Technology is a very important part of our lives as almost every person with a cell phone would probably say. We live in a world where we rely on technology so much that in a way it controls us. Authors like Ray Bradbury and Isaac Asimov could portray this concept in the 1940s and 50s before much of the technology that we have now even existed. “The Veldt” and “Robbie” are good examples of how technology can take over our lives and control our actions. Our cell phones tell us when to do things, what the newest trends are, and when someone wants to contact us. This relationship between technology and man is one in which one group is a slave to the other as in how humans are slaves to their electronic devices. In this case, postcolonial theory can be used to analyze the relationship between humans and the technology that they have created. Postcolonial theory as Tyson puts it “seeks to understand the operations – politically, socially, culturally, and psychologically – of colonialist and anticolonialist ideologies” (Tyson 399). In this paper, I will argue that humans are the colonized group and technology is the colonizing group. Typically, a colonized group in this situation is a known oppressed group in society, and I am in no way trying to minimize their oppression by using a collective group such as humans as the colonized group. This analysis will show that the colonizing group is controlling the life of the colonized group. On the subject of postcolonial criticism, Tyson also says that “a work doesn’t have to be categorized as postcolonial for us to be able to use postcolonial criticism to analyze it” (Tyson 399). Both of these stories are not clearly postcolonial in nature, but this criticism is still extremely relevant to the themes of these stories. “The Veldt” and “Robbie” both exemplify how technology, which we have created but do not completely trust or understand, has taken on such a significant role in our lives that it controls us and takes away what it means for us to be human.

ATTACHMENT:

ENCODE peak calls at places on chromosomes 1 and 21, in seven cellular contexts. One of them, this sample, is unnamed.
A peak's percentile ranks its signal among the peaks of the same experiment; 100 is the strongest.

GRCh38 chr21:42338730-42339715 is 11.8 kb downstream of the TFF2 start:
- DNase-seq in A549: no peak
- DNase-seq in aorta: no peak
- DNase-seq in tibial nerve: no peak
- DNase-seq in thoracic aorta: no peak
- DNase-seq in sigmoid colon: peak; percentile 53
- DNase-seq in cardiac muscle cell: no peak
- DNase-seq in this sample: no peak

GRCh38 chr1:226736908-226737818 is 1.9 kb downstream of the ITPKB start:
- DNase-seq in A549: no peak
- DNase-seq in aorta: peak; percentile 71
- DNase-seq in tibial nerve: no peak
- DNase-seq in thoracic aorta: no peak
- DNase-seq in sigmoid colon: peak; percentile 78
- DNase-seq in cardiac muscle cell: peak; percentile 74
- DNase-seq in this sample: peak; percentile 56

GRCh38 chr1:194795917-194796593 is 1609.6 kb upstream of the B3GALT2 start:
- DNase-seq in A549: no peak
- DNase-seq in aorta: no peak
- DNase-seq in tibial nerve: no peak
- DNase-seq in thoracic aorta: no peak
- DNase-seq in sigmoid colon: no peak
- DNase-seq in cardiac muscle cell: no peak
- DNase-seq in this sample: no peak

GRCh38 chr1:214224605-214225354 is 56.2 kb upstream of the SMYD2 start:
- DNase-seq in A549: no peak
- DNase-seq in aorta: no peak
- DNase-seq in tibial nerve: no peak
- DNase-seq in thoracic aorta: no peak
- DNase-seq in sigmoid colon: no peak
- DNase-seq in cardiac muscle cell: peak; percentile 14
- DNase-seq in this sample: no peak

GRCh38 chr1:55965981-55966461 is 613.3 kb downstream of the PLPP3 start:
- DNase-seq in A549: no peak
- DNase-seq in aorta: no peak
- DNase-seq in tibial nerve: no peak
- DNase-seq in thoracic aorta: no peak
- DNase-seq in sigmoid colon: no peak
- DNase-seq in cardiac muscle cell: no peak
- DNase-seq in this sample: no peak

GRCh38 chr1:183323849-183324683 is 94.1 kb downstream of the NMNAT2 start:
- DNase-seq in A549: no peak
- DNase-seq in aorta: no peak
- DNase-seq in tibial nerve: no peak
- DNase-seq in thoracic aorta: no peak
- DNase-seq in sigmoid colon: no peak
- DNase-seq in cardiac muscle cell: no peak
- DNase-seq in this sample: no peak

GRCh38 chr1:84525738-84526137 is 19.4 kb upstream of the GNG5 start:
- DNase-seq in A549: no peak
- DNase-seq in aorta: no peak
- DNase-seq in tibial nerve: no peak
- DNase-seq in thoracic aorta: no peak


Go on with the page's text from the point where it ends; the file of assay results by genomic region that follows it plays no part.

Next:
First, there is a sense of uncertainty regarding the technology in both of these short stories. This can be seen a few times throughout “The Veldt” when George and Lydia are arguing and speaking about the nursery or even the house as a whole. This is evident in the very first conversation of the story in which Lydia is trying to get him to take a look at the nursery or call a psychologist to help. She is confused about how the nursery is currently functioning and when prompted by George to tell him what is wrong, she replies: “‘I don’t know’” (Bradbury 1). Another example of the uncertainty surrounding the nursery is later in the story when George and Lydia are discussing the situation of Wendy changing the room from a veldt to a forest. His wife asks him how he thinks his wallet may have gotten into the nursery and he says: “‘I don’t know anything…except that I’m beginning to be sorry we bought that room for the children” (Bradbury 5-6). Not only does this conversation between George and Lydia exhibit uncertainty but it also expresses regret. According to Loren Logsdon, author of Ray Bradbury’s Tale of Two Cities: An Essential Message for a Technologically Dominated Society, Ray Bradbury is “[n]otorious for being skeptical about machines” (Logsdon 93). Many of Ray Bradbury’s works, including Fahrenheit 451, display his distrust in technology; in fact, in his lifetime, he never even learned how to drive a car (Logsdon 93). Characters, such as Grace, in Isaac Asimov’s “Robbie” also share Bradbury’s skepticism of technology. When she is trying to convince her husband, George, that they must get rid of Robbie she refers to the robot as “‘a terrible machine’” (Asimov 8). Within the same conversation, Grace further explains her distrust and dislike for Robbie when she says: “‘[i]t has no soul, and no one knows what it may be thinking” (Asimov 9). Both of these stories include characters that do not trust technology. They are unsure as to whether or not these technologies can be trusted with their children even though they are works created by humans themselves. Svilpis, author of The Science-Fiction Prehistory of the Turing Test, says that “to know about a mechanical intelligence’s consciousness entails actually being that intelligence” (Svilpis 442). This alludes to the fact that humans are the creators of the very technology that is taking control of their lives. Many people do not understand the inner workings of much of our technology and this can lead to a distrustful relationship. This uncertainty is what separates humans from technology and further creates an “us vs. them” situation that is associated with postcolonial theory.